Endoscopic therapy for PUB

The aim of therapeutic endoscopy is to stop any ongoing bleeding and prevent rebleeding. Several techniques, including injection therapy, ablative therapy and mechanical therapy have been studied over recent decades[24,30,31]. Depending on the appearance of the bleeding focus and the related risk for persistent or recurrent bleeding, a suitable technique should be chosen. In PUB, patients with active bleeding ulcers or a nonbleeding visible vessel in an ulcer bed are at highest risk of rebleeding and therefore need prompt endoscopic hemostatic therapy (Figures 1 and 2)[32]. Patients with low-risk stigmata (a clean-based ulcer or a pigmented spot in an ulcer bed) do not require endoscopic therapy.

Figure 1
Figure 1 Ulcer with visible vessel.
Figure 2
Figure 2 Ulcer with visible vessel after hemoclip placement.

The role of endoscopic therapy for ulcers with adherent clots has been a topic of debate[19]. The risk of rebleeding depends on underlying lesions, so that clot removal should be attempted by vigorous irrigation. Stigmata revealed after clot removal are of high risk in about 70% of cases[33]. In a meta-analysis including 240 patients from six different studies, comparing endoscopic vs medical therapy for peptic ulcers with adherent clots, rebleeding was significantly lower in the endoscopic therapy group compared with the control group (8% vs 25%, P = 0.01)[34]. Another meta-analysis, however, has shown no benefit of endoscopic therapy for bleeding peptic ulcers with adherent clots[35]. These discrepancies could be attributed to inclusion of different studies and heterogeneity in statistical analysis. At present, endoscopic therapy should be considered, although intensive PPI therapy alone might be sufficient in ulcers with adherent clots[19].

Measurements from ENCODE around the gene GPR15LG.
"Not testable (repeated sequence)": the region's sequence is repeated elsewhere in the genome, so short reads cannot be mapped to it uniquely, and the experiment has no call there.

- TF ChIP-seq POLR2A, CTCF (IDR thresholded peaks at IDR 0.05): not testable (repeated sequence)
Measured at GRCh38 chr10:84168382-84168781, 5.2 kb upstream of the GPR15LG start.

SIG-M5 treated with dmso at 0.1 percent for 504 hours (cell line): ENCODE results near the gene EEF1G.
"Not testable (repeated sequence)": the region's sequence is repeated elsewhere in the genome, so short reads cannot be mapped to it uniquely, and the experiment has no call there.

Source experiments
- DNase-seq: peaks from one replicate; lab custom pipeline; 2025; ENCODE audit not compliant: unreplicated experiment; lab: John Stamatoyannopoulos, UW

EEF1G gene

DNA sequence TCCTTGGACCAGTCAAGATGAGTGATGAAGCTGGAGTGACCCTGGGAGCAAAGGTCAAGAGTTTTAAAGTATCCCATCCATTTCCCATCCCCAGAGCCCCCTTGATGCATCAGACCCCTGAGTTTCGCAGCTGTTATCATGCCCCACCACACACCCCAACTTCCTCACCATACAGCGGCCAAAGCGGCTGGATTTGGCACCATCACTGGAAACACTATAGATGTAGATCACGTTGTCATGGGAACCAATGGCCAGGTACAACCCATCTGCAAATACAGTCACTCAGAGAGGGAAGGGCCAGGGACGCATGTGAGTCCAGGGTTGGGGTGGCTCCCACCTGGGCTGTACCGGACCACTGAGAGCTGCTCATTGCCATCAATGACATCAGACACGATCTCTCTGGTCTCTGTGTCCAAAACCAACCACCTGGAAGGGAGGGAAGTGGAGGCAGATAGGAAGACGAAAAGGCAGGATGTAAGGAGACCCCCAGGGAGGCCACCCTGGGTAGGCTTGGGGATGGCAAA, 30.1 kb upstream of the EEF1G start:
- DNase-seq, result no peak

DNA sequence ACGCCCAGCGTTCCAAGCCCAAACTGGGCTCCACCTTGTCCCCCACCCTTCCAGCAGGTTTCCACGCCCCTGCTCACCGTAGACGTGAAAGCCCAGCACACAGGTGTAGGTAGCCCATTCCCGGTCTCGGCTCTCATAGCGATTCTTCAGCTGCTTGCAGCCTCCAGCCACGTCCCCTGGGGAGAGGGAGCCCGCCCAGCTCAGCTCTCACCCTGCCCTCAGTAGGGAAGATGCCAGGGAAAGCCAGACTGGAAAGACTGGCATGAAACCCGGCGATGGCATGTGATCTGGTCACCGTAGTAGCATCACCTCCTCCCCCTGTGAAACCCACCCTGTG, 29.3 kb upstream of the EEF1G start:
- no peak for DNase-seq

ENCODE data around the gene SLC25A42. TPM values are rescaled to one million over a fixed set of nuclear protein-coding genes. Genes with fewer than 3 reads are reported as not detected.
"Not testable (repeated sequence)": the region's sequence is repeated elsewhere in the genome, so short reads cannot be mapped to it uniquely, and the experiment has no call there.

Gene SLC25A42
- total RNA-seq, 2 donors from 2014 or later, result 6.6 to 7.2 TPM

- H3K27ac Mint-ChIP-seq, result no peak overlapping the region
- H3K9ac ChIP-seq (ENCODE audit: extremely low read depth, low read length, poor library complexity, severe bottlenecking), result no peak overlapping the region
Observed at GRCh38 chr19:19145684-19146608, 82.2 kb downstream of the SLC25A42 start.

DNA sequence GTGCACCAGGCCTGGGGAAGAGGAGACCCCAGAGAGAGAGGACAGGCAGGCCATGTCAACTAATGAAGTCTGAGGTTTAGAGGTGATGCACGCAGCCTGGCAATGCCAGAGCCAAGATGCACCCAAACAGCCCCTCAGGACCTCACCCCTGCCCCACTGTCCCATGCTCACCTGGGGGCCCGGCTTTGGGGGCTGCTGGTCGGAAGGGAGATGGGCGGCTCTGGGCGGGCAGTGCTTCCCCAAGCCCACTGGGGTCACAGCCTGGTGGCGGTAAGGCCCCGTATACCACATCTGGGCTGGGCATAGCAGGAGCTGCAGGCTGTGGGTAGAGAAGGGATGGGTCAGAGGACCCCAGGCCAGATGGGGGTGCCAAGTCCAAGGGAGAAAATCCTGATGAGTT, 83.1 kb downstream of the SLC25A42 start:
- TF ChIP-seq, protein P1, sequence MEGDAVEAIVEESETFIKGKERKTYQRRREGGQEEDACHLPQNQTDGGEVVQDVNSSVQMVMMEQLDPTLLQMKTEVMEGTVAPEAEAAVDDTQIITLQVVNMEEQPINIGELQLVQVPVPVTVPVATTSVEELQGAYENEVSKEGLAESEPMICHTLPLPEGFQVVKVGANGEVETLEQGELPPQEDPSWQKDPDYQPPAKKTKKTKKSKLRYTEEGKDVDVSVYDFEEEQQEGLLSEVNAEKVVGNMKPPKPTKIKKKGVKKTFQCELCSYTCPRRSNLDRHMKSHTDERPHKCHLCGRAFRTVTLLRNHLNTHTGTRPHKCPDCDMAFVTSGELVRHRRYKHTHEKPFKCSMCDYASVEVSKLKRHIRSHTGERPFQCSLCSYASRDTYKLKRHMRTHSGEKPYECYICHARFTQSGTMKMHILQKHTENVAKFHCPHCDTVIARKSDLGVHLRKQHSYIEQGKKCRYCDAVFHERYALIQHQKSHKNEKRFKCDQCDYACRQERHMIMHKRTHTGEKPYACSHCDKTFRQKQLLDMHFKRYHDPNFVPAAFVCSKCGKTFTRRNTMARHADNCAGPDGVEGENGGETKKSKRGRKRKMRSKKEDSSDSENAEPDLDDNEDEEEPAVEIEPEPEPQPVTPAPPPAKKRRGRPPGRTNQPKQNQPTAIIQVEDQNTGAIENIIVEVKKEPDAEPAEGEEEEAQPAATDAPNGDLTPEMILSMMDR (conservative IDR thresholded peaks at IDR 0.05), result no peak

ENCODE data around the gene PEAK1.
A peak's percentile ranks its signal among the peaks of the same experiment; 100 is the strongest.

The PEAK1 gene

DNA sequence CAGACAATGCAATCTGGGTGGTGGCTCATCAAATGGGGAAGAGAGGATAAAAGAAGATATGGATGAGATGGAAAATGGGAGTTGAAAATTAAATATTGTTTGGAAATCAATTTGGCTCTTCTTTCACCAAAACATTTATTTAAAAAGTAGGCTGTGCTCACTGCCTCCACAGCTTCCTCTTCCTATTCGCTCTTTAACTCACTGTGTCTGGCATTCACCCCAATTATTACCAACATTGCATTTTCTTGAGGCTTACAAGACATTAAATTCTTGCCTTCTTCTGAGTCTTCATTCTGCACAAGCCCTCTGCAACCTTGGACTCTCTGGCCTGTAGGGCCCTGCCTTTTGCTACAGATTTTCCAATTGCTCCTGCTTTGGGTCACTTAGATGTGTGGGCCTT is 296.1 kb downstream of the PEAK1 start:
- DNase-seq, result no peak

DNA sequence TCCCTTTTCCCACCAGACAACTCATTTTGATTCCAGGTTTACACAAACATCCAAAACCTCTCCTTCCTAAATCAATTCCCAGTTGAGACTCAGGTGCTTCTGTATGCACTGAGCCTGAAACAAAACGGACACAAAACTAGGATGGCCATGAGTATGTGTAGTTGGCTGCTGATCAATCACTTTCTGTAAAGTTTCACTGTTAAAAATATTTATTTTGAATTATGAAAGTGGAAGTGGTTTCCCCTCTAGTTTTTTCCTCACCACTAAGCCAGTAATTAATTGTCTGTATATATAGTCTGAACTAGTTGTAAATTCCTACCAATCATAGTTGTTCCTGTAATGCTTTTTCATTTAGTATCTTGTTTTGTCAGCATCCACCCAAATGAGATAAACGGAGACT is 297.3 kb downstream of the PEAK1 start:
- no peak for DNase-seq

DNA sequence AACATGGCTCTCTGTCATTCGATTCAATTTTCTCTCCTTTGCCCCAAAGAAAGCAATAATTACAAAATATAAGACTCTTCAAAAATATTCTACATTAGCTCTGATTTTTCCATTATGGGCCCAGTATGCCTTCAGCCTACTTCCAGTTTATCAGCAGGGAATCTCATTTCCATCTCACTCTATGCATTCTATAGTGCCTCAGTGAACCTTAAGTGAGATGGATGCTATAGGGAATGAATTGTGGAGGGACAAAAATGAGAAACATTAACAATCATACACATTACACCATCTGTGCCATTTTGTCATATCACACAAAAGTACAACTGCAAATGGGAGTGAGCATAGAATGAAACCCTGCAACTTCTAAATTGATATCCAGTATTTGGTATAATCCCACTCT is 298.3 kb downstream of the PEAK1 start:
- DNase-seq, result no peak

Epinephrine injection therapy promotes initial hemostasis by a combination of vasospasm and local tamponade. This effect declines after 20 min, and requires additional treatment with a more durable technique. In several meta-analyses, no superiority of one specific technique was proven; in particular, hemoclip placement, thermocoagulation (e.g., heater probe), and electrocoagulation (e.g., Gold probe, BICAP probe) all seem equivalent alternatives[24,30,31,36]. Patients with recurrent bleeding can usually be managed by endoscopic therapy. However, emergency surgery or angiographic embolization is required on occasion. There have been no randomized trials that have compared surgery and angiographic embolization.

A new promising endoscopic application is the use of a chemical compound which, when sprayed as nanopowder on active bleeding, can lead to immediate hemostasis, with coverage of the bleeding ulcer with a powder layer. In a pilot study of 15 patients with active ulcer bleeding treated with this nanopowder, immediate hemostasis was achieved in 93%, and one patient had recurrent bleeding. No adverse events were reported during the 30-d follow-up[37]. Further studies with this product are ongoing and will elucidate if application is also beneficial for other causes of nonvariceal UGIB.

Endoscopic therapy for other causes of nonvariceal UGIB

Treatment and prevention of (bleeding from) erosions depends upon the cause (e.g., drug-induced, mechanical, or inflammatory). Most cases respond well to PPIs. The offending agent should be discontinued whenever possible and, if present, H. pylori should be eradicated. Acute bleeding sometimes needs endoscopic therapy, similar to that for PUB[38].

Hemorrhage due to neoplastic lesions is often difficult to manage because of the diffuse character of the bleeding and vulnerability of the mucosa. Primary endoscopic therapy is recommended, but additional surgical consultation is sometimes necessary. In cases with diffuse tumor bleeding in a palliative setting, radiotherapy is often the treatment of choice.

Most bleeding from Mallory-Weiss tears stops spontaneously. Patients with stigmata of active bleeding, however, might require interventional endoscopy[39]. Endoscopic therapy is the first choice in bleeding Dieulafoy’s lesions and is usually performed with clipping or banding of the lesion[40].